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Join us for the 2024 LUBBOCK ISD ATHLETIC HALL OF HONOR INDUCTION CEREMONY

Saturday, July 27th, 2024

at the Lubbock Memorial Civic Center

6:00 p.m. – 8:00 p.m.
For table sponsorship info: Call David Thetford – 806-777-0677
or send an email request to: [email protected]

Craig Ehlo

Class of 2011

Craig Ehlo | 1977-1979 | Monterey High School | Basketball

Craig Ehlo played basketball at Monterey High School from 1977-1979. In 1979, Ehlo was named MHS Most Valuable Player, All-City, 1st team All-Region, and 3rd team All-State. Monterey won the district title during Ehlo’s junior and senior seasons. On December 21st, 1995, his Monterey jersey was retired.

Ehlo found his way to Washington State University in 1981 by way of Odessa Junior College. He was an honorable mention All-America selection as a sophomore at Odessa. Despite leading the Wranglers to a 26-9 record as a freshman, many NCAA Division I schools were skeptical of the wiry 6-foot-6, 180-pound guard. Ehlo was never a player to fill up the stat sheet, but Washington State basketball coach George Raveling liked the way he played, and Ehlo liked what Raveling and WSU had to offer. The 1982-83 WSU team finished the regular season 22-6 with a 14-4 Pac-10 record, just one game behind the conference-champion Bruins. The team gave Cougar fans plenty to cheer about with a perfect 14-0 record at Friel Court. After the regular season, the Cougar faithful were rooting Ehlo and company onto the NCAA Tournament, Raveling’s second appearance as WSU’s head coach. The Cougars drew Weber State in the first round. Ehlo poured in 18 points to give WSU its first postseason win since 1941. In the second round, Ehlo and WSU met Virginia and 7-foot-4 center Ralph Sampson.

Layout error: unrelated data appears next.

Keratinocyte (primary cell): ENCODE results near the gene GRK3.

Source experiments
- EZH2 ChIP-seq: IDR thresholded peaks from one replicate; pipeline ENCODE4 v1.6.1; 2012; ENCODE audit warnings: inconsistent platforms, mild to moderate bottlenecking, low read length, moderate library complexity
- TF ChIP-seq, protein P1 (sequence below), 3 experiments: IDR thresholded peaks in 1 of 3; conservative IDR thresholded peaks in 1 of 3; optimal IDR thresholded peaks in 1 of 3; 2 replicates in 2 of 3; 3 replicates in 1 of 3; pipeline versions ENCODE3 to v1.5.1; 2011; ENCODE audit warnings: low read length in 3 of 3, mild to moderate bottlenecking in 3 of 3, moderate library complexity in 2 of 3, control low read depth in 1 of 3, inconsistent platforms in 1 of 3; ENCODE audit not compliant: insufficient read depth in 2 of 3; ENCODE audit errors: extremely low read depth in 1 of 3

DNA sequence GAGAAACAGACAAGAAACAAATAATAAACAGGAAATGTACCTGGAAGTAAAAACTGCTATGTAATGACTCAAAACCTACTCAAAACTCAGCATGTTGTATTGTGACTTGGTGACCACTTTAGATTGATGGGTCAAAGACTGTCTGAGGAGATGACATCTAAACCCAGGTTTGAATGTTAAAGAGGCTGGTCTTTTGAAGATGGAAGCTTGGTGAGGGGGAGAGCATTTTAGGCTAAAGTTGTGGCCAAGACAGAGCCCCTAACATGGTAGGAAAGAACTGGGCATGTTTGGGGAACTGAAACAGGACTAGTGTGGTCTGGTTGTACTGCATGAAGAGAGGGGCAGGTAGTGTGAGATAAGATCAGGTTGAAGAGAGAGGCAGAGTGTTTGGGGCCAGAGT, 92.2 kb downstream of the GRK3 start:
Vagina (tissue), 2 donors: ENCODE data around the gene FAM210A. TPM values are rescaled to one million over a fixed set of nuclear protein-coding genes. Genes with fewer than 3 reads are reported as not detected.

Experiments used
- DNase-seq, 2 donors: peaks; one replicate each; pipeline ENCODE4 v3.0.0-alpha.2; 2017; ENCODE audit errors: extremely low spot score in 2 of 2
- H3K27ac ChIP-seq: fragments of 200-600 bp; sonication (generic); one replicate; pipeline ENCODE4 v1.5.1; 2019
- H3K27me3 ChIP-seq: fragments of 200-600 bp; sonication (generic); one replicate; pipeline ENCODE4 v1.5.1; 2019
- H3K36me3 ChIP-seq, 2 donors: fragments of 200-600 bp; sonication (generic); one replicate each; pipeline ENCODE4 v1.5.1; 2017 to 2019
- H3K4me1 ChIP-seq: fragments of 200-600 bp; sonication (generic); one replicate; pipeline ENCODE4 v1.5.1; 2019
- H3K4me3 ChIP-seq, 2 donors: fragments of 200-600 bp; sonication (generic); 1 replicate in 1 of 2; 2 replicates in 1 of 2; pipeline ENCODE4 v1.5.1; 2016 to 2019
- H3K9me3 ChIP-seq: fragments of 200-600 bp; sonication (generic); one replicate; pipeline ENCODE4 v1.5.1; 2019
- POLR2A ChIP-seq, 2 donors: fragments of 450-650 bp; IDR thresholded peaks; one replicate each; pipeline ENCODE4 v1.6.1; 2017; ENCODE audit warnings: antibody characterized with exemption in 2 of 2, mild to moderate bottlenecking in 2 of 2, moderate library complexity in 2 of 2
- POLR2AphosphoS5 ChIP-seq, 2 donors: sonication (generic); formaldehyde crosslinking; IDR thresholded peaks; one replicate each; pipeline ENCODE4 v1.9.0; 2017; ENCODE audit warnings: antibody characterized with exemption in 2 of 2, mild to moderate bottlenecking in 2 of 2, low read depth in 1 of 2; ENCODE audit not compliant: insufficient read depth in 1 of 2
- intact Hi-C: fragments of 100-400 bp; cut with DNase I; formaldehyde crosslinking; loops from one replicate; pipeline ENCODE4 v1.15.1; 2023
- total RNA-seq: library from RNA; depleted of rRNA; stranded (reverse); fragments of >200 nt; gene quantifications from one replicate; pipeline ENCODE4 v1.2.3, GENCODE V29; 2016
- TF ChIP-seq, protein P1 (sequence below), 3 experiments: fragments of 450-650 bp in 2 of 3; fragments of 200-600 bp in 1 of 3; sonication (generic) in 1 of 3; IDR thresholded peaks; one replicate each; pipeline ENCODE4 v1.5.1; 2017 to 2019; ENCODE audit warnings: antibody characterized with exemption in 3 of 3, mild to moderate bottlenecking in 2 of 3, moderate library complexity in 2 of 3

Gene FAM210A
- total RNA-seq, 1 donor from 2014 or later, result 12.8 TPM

The Cougars never backed down to the fourth-ranked Cavaliers, but Ehlo’s 12 points were not enough to overcome Sampson’s 15 point, 12 rebound performance. Little did Ehlo know, it was far from the last time he and Sampson would share the floor. Ehlo, one of four WSU players taken in the 1983 draft, was selected in the third round by the Houston Rockets. Earlier, the Rockets made Sampson the first overall pick. Ehlo was later inducted into the Washington State University Hall of Fame.

Teaming with the next season’s No. 1 overall pick, Hakeem Olajuwon, Sampson and Ehlo made it to the playoffs in 1985, and met the Boston Celtics in the 1986 NBA Finals. After the 1986 season, Ehlo signed with the Cleveland Cavaliers, where he made his mark on the NBA. The Cavaliers made the playoffs in five of Ehlo’s seven seasons in Cleveland, including three seasons with more than 50 wins and one trip to the conference finals.

Ehlo rounded out his 14-year NBA career with a three-year stop in Atlanta and a homecoming of sorts playing his final season in Seattle. Ehlo finished with career averages of 8.6 points, 3.6 rebounds and 2.8 assists. He posted career-highs in all categories in the 1989-90 season as a Cavalier when he averaged 13.6 points per game in 81 games.

On May 7, 1989 Ehlo, then a Cavalier, was defending Jordan when the Chicago Bull made “The Shot”, the legendary series-clinching jumper in the first round of the NBA Playoffs in front of a Cleveland home crowd. However, as Ehlo was victimized by Jordan, he is also noted as the “Utah Jazz Killer” as he hit buzzer beater shots in victories over the Jazz in regular season games.

During the 2004-05 and 2005-06 seasons, Ehlo assisted play-by-play announcer Kevin Calabro as the color commentator for the Seattle SuperSonics.
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